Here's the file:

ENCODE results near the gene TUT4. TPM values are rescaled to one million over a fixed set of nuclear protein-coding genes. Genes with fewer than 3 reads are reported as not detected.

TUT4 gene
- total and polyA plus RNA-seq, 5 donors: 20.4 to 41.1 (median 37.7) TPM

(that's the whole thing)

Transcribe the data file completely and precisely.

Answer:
ENCODE results near the gene TUT4. TPM values are rescaled to one million over a fixed set of nuclear protein-coding genes. Genes with fewer than 3 reads are reported as not detected.

TUT4 gene
- total and polyA plus RNA-seq, 5 donors: 20.4 to 41.1 (median 37.7) TPM